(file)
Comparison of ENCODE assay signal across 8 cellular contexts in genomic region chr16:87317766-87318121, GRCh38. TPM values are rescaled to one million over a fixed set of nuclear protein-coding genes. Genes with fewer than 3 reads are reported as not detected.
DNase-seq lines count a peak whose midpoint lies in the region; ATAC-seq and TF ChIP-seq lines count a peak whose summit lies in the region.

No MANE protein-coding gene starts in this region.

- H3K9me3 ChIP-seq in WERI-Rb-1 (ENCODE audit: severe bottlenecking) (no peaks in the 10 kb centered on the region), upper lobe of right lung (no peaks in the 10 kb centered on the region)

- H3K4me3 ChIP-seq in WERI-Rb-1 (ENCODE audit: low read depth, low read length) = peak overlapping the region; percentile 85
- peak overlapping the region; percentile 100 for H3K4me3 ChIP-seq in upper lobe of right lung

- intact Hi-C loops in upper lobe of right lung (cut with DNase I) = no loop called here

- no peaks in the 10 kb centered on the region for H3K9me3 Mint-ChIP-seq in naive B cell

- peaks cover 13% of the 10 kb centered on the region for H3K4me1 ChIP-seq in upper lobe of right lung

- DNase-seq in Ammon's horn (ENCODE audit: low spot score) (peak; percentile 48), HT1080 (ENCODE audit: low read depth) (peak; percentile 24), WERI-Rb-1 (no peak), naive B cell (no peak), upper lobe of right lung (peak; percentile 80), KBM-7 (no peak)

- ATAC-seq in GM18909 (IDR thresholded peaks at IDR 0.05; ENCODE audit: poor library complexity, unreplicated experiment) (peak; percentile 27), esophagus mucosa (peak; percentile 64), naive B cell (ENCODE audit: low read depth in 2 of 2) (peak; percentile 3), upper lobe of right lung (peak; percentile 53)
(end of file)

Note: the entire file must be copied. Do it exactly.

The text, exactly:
Comparison of ENCODE assay signal across 8 cellular contexts in genomic region chr16:87317766-87318121, GRCh38. TPM values are rescaled to one million over a fixed set of nuclear protein-coding genes. Genes with fewer than 3 reads are reported as not detected.
DNase-seq lines count a peak whose midpoint lies in the region; ATAC-seq and TF ChIP-seq lines count a peak whose summit lies in the region.

No MANE protein-coding gene starts in this region.

- H3K9me3 ChIP-seq in WERI-Rb-1 (ENCODE audit: severe bottlenecking) (no peaks in the 10 kb centered on the region), upper lobe of right lung (no peaks in the 10 kb centered on the region)

- H3K4me3 ChIP-seq in WERI-Rb-1 (ENCODE audit: low read depth, low read length) = peak overlapping the region; percentile 85
- peak overlapping the region; percentile 100 for H3K4me3 ChIP-seq in upper lobe of right lung

- intact Hi-C loops in upper lobe of right lung (cut with DNase I) = no loop called here

- no peaks in the 10 kb centered on the region for H3K9me3 Mint-ChIP-seq in naive B cell

- peaks cover 13% of the 10 kb centered on the region for H3K4me1 ChIP-seq in upper lobe of right lung

- DNase-seq in Ammon's horn (ENCODE audit: low spot score) (peak; percentile 48), HT1080 (ENCODE audit: low read depth) (peak; percentile 24), WERI-Rb-1 (no peak), naive B cell (no peak), upper lobe of right lung (peak; percentile 80), KBM-7 (no peak)

- ATAC-seq in GM18909 (IDR thresholded peaks at IDR 0.05; ENCODE audit: poor library complexity, unreplicated experiment) (peak; percentile 27), esophagus mucosa (peak; percentile 64), naive B cell (ENCODE audit: low read depth in 2 of 2) (peak; percentile 3), upper lobe of right lung (peak; percentile 53)